Xenophon (430-354 BCE) was an early disciple of Socrates and a contemporary of Plato. He is best known as the mercenary general who wrote The Anabasis, which relates his adventures in leading his men out of Persia and back to Greece after the disastrous campaign of Cyrus the Younger. The Anabasis has long been considered a classic and was used by Alexander the Great as a field guide for his own successful campaigns in Persia.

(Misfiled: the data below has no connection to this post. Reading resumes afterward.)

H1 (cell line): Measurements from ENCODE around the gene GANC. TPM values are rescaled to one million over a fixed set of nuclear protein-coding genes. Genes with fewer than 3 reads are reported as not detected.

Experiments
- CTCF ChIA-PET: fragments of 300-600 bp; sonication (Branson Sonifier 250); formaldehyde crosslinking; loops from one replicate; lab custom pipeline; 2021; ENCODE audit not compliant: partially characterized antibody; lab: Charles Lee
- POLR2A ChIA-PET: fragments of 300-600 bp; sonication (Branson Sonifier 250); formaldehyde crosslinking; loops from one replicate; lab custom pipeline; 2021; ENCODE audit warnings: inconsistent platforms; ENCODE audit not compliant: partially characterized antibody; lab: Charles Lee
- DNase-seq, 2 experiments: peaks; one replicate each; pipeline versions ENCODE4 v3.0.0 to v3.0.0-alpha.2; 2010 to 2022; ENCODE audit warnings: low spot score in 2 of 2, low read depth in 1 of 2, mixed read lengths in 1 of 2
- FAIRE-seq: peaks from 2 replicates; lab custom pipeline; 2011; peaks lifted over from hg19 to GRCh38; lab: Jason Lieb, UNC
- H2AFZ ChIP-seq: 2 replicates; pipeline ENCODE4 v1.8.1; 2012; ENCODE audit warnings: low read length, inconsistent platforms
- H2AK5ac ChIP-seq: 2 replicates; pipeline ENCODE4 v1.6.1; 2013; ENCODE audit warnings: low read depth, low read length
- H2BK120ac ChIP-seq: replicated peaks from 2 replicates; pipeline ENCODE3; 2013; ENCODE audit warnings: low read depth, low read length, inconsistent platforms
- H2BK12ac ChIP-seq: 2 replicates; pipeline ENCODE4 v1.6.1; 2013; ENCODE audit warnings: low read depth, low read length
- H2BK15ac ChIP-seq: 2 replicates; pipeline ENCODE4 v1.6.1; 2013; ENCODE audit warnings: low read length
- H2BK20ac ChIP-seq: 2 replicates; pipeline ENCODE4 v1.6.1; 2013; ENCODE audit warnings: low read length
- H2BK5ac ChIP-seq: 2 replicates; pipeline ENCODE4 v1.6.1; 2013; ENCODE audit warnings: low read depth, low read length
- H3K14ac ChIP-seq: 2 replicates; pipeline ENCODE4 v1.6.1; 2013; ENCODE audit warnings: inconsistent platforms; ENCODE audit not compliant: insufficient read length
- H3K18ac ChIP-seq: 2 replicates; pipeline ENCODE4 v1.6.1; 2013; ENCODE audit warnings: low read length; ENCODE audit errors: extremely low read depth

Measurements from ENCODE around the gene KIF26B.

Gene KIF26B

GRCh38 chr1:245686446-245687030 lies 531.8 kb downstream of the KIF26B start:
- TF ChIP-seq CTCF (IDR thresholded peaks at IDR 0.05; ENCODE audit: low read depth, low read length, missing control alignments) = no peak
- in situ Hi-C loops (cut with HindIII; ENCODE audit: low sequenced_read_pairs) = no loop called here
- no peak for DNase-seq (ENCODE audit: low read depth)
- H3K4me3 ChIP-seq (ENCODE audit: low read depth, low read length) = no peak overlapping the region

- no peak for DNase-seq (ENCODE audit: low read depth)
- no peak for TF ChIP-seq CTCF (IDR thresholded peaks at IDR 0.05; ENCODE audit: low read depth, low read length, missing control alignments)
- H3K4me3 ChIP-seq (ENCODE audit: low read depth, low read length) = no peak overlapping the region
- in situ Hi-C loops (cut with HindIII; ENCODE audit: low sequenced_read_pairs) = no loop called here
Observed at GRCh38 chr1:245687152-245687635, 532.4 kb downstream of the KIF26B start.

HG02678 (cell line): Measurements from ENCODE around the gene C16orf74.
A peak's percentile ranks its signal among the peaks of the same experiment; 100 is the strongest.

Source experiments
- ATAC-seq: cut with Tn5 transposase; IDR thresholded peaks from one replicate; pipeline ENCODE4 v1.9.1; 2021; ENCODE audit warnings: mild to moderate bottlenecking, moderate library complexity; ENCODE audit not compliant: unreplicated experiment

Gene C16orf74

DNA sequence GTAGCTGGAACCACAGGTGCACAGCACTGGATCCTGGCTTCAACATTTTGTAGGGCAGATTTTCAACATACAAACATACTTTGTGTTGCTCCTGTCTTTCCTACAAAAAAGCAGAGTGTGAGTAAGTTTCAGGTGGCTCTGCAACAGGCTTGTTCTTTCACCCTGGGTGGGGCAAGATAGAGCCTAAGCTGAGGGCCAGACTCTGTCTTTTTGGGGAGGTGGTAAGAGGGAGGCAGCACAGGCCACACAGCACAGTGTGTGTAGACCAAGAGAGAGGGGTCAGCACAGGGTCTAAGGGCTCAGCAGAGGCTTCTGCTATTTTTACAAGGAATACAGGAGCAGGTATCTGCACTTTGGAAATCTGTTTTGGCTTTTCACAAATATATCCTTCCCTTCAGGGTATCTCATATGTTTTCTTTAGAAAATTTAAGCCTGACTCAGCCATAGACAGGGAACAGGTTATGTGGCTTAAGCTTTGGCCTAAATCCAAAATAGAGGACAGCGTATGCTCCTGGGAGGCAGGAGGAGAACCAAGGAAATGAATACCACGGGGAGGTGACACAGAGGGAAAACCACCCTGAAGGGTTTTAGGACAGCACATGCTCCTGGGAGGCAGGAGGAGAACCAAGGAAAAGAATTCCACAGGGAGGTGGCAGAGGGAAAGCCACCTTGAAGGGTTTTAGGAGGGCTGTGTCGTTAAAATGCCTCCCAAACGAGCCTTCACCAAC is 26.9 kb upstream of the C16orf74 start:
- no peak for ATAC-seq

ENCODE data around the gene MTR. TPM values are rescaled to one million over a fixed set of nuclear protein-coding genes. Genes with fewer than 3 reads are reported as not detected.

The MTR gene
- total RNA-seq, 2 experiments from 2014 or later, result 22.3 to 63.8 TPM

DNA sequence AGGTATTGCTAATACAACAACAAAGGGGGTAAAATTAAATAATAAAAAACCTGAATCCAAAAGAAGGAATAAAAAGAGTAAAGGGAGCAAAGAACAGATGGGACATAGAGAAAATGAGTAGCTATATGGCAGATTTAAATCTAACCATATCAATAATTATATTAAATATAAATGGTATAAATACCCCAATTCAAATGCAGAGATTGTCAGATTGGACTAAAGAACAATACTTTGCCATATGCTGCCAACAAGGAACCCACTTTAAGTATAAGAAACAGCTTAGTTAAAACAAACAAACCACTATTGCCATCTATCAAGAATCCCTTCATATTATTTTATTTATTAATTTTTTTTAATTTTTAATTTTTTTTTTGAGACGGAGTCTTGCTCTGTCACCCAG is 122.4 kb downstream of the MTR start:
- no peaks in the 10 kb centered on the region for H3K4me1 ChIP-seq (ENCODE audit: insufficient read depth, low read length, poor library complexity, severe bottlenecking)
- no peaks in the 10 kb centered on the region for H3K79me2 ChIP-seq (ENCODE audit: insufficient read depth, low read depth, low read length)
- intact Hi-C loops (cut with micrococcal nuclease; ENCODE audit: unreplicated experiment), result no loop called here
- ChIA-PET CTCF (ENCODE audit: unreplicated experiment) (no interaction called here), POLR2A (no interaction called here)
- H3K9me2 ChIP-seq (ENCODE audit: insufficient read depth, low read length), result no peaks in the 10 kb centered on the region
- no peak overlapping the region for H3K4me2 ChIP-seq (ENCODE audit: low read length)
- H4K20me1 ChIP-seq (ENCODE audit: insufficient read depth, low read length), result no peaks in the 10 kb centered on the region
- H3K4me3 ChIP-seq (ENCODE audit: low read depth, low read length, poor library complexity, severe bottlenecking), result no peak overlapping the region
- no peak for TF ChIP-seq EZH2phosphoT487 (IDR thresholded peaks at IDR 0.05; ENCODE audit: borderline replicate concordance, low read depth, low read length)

Xenophon's other famous work, Memorabilia, deals in part with his memories of Socrates, and in the passage below, he addresses Socrates' trial and execution by the Athenians in 399 BCE. The work is important in that, aside from Plato's famous Apology, it is the only written account dealing with the trial of Socrates extant. Passage 6 below seems to reference a famous story concerning the young Xenophon and his teacher Socrates: Xenophon asked Socrates whether he should join the expedition of Cyrus the Younger against his brother Artaxerxes II of Persia. Socrates sent him to ask the question of the god of the Oracle at Delphi. Xenophon apparently went to Delphi and instead asked the Oracle which of the gods would be most profitable to pray to for a successful expedition and safe return home. When he returned to Athens from the trip to Delphi and told Socrates what he had done, his teacher scolded him for laziness of mind.